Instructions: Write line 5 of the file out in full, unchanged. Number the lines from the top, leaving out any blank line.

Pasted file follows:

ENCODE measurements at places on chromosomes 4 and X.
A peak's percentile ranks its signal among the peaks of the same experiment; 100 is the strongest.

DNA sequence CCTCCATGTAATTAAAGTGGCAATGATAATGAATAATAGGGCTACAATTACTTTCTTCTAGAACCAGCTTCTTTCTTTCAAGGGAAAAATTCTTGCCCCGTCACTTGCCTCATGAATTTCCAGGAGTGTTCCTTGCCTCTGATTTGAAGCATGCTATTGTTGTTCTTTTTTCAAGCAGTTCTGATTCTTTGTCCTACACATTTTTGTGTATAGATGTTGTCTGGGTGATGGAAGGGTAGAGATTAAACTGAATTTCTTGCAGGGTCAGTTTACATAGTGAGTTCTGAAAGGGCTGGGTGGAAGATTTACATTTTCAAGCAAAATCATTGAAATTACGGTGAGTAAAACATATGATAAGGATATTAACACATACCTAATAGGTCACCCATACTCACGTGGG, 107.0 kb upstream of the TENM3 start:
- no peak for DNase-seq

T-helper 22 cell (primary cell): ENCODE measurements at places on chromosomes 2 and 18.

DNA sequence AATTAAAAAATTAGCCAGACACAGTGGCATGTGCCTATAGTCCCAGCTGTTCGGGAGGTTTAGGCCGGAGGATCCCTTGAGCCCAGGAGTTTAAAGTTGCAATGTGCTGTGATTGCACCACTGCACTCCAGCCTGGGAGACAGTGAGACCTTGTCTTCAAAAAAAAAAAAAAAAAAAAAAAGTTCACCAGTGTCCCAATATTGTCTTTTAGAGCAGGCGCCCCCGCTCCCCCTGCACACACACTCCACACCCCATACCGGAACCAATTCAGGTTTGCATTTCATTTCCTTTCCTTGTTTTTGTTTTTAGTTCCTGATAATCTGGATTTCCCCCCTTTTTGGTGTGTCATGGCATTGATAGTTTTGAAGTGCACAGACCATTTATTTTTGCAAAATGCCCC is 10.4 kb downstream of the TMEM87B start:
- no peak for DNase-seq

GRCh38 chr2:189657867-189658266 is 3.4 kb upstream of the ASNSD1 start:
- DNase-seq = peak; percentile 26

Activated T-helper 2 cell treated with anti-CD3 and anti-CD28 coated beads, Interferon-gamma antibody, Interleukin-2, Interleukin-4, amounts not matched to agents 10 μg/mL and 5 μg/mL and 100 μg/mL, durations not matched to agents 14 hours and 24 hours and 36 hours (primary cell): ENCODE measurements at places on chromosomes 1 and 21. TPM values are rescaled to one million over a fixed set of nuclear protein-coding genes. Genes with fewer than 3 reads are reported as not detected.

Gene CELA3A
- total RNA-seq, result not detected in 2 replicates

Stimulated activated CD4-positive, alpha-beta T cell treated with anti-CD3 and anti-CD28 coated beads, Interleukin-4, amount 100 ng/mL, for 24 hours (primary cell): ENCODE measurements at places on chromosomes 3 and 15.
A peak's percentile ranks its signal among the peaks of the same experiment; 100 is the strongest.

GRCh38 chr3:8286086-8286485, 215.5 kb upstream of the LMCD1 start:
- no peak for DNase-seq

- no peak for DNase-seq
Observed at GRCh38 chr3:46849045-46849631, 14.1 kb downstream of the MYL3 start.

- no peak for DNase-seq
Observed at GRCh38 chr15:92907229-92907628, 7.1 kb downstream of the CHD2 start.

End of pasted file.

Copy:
T-helper 22 cell (primary cell): ENCODE measurements at places on chromosomes 2 and 18.